NEW YORK-Substance abuse will be the leading means of HIV and AIDS transmission in New York City during the next five years. That's one of the findings in a new report compiled by United Way of New York City in connection with the city's Human Resources Administration and other agencies. The report provides an overview of social policy and issues concerning the AIDS epidemic in New York City. It also contains a directory of health and social services available throughout the city. In the 1993-1994 fiscal year, United Way of New York City will provide $67.9 million in financial support to more than 600 health and human services agencies, including hospitals, charitable groups and service organizations.
NEW YORK-Bellevue Hospital Center has joined with five community-based organizations to improve methods for tuberculosis screening and treatment. The coalition's program is supported by a three-year, $1.15 million grant from the Robert Wood Johnson Foundation, a Princeton, N.J.-based philanthropy. "Our goal is to catch patients who, in the past, have fallen between the cracks," said Neil Schluger, M.D. He is chief of Bellevue's chest clinic and "directly observed therapy" program for TB patients taking medication for the disease. The coalition will train multilingual workers to detect patients with TB, get them diagnosed and see them through treatment. The program also will help with non-medical services, such as methadone maintenance, housing, meals and vocational training.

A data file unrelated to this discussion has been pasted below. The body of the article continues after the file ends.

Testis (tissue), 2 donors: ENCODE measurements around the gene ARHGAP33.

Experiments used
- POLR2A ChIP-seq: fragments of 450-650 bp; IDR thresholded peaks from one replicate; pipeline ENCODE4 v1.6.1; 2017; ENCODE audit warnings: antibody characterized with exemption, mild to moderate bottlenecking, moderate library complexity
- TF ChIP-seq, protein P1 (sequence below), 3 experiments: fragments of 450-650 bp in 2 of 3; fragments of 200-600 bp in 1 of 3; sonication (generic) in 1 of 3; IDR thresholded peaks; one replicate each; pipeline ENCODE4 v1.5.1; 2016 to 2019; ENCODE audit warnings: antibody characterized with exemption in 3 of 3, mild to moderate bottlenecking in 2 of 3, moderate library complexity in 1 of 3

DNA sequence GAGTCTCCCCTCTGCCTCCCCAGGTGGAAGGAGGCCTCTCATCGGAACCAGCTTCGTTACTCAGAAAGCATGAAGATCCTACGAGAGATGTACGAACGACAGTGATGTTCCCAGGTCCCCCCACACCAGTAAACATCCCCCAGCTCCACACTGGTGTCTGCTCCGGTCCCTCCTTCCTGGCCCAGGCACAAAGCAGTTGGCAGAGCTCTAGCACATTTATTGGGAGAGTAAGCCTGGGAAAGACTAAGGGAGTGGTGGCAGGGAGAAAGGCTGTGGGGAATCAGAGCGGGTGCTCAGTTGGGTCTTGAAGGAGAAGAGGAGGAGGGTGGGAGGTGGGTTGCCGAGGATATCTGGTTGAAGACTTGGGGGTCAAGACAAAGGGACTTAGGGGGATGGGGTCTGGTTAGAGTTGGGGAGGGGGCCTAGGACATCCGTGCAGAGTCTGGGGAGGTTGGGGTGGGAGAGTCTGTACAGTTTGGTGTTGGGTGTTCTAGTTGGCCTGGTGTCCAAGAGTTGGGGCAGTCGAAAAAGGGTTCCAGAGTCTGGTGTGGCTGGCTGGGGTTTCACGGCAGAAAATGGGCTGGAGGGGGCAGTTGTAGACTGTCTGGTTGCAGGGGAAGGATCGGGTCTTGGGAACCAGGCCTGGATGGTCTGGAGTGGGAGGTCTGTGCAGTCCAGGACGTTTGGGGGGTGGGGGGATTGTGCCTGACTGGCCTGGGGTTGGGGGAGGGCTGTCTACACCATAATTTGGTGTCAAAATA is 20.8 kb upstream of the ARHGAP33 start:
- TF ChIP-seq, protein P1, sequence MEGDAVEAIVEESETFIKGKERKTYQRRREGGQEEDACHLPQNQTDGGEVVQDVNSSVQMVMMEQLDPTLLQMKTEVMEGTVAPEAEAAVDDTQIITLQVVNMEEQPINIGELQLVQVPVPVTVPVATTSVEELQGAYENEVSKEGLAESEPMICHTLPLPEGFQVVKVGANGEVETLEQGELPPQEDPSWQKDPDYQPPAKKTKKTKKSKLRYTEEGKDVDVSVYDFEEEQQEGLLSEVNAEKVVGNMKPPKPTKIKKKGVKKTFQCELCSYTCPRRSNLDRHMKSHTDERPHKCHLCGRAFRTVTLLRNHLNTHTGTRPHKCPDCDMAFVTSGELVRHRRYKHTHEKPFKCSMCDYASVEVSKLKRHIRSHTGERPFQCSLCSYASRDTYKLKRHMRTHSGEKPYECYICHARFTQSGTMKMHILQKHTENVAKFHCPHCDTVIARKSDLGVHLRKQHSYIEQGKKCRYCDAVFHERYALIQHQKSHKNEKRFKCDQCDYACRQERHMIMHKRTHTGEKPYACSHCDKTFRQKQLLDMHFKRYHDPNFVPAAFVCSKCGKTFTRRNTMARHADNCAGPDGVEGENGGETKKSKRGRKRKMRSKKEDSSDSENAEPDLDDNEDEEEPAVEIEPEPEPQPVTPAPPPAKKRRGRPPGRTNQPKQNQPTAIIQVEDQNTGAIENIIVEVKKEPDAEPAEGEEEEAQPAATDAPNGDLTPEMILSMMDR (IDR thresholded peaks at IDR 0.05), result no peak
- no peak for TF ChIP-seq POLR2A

LATHAM, N.Y.-Ten of New York's HMOs have formed an electronic claims processing network-a project endorsed by the New York State Health Maintenance Organization Council in Latham. The network has contracted with two independent claims clearinghouses-Cooperative Healthcare Networks in Atlanta and National Electronic Information Corp. in Secaucus, N.J.-to handle claims collection and transmission. Providers can submit any type of claim for payment, check benefits eligibility and receive electronic payment remittances. Payers will cover the cost of claims transmission, about 15 to 35 cents per claim, said Susan Mosich, project leader at Preferred Care of Rochester and Albany. The service is being introduced in the Albany area now and will be implemented statewide by mid-year. It is intended to compete with an electronic claims clearinghouse started by six Blue Cross and Blue Shield plans last year (Aug. 16, 1993, p. 19). The participating HMOs serve more than 1.6 million New Yorkers and have agreements with 15,000 physicians and 200 hospitals.